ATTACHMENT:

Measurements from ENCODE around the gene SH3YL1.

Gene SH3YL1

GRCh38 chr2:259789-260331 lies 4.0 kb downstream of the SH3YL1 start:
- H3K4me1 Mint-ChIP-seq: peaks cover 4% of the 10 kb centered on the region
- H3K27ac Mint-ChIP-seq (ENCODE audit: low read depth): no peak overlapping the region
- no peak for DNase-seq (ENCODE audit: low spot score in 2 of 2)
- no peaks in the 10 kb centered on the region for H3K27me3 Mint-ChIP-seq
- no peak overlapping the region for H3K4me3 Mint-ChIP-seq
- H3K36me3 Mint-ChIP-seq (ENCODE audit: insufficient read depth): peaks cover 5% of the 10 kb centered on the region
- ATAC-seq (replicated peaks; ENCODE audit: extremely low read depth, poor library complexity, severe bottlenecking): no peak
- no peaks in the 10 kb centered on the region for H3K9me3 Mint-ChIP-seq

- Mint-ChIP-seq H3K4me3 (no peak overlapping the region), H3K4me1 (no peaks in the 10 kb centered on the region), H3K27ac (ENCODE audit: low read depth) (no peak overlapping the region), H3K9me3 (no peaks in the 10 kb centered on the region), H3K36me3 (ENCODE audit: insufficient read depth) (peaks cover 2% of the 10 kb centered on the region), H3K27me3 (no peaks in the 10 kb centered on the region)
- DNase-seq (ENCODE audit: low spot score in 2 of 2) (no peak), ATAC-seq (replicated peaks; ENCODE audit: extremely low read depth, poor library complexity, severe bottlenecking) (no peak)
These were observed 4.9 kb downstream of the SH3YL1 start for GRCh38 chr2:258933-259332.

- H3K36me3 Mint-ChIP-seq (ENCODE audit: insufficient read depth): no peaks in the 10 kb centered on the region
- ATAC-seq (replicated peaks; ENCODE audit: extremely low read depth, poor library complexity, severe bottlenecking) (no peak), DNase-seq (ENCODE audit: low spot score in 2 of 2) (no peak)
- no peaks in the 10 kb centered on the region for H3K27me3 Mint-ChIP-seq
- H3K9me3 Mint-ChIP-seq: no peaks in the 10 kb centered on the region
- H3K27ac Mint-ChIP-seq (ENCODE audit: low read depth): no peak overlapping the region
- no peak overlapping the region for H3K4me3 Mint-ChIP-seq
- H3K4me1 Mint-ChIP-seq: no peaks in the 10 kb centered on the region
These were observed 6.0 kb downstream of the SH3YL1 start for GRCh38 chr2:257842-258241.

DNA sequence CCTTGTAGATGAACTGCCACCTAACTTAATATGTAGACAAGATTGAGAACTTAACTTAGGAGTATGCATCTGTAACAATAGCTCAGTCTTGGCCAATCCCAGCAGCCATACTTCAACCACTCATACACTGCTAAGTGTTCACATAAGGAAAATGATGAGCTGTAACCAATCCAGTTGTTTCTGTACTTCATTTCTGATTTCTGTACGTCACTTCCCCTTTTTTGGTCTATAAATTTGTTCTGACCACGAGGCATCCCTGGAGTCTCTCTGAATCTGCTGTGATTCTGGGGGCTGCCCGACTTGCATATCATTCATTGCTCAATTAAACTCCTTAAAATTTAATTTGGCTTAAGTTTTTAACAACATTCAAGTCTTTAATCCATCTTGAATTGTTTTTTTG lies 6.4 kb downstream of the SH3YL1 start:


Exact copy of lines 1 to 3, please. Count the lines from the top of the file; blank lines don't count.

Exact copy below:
Measurements from ENCODE around the gene SH3YL1.

Gene SH3YL1

GRCh38 chr2:259789-260331 lies 4.0 kb downstream of the SH3YL1 start: